The Power of Intentional Touch in Creative Therapy

I am a drama therapist practicing through a pleasure-affirming lens. I advocate for those who are often desexualized or hypersexualized in society and thus at risk of violence, such as older adults, people with physical disabilities and people with intellectual delays, and underhoused LGBTQ+ folks.

As a mental health therapist in a long-term care facility, I have witnessed the social and emotional benefits of intentional physical contact in a consensual, non-judgmental space. I have found that opportunities for meaningful expression of intimacy increases well-being and bodily autonomy, which can help reduce individuals’ vulnerability to harm.

This article explores findings on the importance of touch, impacts of physical abuse and neglect on the nervous system, development of older adults, and benefits of group drama therapy. Trauma-informed contact and touch can be integrated into drama therapy to enhance intimacy, to help ease isolation, and rebuild autonomy for older adults in assisted living residences.

Touch and Intimacy

Touch has a range of meanings, often defined as bringing a body part into contact to perceive it through the tactile sense, or to handle with the intent to understand or appreciate. Further, it can stand for any meaningful relationship with one’s own or another’s body, ranging from eye contact to tactile connection. It also means to be in relation with or to influence, regardless of physical proximity.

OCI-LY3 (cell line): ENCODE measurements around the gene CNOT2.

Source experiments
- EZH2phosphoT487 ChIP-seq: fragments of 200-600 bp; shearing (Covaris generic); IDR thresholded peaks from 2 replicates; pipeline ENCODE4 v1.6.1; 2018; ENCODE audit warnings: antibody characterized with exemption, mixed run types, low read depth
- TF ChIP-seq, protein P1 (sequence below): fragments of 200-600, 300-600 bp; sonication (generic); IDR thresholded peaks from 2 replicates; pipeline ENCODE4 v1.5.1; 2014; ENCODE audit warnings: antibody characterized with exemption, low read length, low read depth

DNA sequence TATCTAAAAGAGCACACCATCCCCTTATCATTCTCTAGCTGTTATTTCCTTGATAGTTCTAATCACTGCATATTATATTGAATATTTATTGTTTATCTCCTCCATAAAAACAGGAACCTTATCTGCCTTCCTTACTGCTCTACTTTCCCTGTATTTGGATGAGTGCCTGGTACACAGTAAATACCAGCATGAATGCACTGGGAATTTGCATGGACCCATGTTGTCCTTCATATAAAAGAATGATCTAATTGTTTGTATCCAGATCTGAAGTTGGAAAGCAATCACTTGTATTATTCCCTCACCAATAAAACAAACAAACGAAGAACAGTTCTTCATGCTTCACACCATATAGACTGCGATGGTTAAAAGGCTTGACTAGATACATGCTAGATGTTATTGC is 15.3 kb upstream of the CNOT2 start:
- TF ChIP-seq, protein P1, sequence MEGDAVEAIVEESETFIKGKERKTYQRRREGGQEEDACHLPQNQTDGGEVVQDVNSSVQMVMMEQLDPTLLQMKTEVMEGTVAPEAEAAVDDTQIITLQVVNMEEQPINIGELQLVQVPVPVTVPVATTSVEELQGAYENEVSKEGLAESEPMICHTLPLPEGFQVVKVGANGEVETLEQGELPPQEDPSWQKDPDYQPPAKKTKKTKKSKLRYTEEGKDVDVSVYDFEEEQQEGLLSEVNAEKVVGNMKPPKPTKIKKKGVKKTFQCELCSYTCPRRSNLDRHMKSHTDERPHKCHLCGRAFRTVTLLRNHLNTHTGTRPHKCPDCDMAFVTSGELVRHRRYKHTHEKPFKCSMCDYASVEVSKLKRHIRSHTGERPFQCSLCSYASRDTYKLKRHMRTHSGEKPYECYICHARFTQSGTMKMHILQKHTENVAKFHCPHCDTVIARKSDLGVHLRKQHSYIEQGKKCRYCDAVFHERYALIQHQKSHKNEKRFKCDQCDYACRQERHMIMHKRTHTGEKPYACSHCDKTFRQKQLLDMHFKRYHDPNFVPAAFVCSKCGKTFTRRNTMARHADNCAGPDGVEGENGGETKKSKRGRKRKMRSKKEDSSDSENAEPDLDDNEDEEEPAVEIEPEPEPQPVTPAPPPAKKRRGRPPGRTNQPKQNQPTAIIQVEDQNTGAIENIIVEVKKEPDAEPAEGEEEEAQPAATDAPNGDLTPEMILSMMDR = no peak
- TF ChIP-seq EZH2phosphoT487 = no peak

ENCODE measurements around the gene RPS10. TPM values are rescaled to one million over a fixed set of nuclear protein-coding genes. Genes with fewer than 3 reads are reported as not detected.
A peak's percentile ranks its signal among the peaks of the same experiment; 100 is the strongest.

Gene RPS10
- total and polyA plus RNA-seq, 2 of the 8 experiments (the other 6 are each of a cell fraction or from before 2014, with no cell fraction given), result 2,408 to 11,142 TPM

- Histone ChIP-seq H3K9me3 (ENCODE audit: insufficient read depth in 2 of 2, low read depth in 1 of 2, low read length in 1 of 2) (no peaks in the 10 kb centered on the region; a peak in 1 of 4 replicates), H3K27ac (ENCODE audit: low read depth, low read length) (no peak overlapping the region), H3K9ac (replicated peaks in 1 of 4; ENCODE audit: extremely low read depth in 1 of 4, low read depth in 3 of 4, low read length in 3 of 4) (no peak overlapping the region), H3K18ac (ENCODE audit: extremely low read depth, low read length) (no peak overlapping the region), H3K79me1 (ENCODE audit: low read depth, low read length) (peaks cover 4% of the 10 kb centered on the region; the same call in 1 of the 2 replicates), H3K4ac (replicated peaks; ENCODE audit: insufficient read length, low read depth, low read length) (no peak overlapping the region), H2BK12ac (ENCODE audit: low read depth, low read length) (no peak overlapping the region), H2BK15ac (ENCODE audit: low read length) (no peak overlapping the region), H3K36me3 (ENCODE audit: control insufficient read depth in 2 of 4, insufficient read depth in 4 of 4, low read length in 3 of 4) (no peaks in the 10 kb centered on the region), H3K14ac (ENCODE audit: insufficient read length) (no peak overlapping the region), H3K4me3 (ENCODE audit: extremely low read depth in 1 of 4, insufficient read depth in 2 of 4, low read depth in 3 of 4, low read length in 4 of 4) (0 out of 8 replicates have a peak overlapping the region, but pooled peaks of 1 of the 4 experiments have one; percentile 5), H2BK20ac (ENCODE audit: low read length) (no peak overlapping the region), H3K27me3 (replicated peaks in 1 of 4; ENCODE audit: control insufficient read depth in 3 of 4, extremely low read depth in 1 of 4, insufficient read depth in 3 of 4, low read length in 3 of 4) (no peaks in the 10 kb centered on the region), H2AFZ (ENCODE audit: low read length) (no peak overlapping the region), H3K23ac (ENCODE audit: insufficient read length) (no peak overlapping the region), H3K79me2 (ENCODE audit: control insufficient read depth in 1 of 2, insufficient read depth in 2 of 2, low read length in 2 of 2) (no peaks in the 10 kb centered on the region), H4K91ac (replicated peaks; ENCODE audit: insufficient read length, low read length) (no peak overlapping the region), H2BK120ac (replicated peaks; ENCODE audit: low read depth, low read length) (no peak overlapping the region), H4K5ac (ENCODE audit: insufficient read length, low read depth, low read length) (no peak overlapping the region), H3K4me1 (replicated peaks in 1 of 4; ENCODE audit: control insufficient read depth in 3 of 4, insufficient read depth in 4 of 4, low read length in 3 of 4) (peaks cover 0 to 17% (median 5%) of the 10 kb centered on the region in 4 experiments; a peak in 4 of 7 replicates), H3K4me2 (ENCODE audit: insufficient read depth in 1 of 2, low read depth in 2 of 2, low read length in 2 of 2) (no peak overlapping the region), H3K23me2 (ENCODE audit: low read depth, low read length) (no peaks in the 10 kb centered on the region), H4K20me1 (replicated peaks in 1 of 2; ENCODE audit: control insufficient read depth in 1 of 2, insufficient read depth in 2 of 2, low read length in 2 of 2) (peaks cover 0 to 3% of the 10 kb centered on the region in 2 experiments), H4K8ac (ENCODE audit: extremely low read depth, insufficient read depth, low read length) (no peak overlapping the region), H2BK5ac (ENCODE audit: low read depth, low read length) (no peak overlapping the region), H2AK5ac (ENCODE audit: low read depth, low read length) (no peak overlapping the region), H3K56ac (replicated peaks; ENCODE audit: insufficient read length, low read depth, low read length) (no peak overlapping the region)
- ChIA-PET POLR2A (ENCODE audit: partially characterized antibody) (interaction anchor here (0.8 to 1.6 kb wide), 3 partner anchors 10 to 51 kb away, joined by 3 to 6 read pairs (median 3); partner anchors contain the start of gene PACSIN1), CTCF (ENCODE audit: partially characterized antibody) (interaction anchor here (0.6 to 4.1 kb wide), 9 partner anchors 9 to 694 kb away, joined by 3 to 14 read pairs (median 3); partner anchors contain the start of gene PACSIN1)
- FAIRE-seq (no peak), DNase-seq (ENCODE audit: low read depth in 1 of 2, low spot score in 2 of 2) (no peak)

Intimacy has a similarly diverse definition, broadly thought of as any meaningful connection to the self and to other people through sharing knowledge, emotional understanding, physical closeness or contact.

‘At any life stage, the absence of touch or the presence of negative touch disrupts developmental growth.’

Physical touch is a basic need at all stages of life. It is vital for well-being and can be used to calm, reassure, hold, contain, and otherwise make contact with another person. It signals to the body that it is safe in a relationship, making it possible to be calm and present with another person. Intentional, consensual physical touch has been proven to contribute to optimal human development throughout the lifespan, and contributes to high physiological quality of life. For example, physical touch can help decrease pain in inflammatory conditions like fibromyalgia and migraines. However, if the individual has felt repeatedly afraid or neglected, the brain learns to manage those overwhelming feelings by automatically responding with protective survival strategies of fight, flight or freeze when perceiving a threat from the outside world. These are characterized as trauma responses.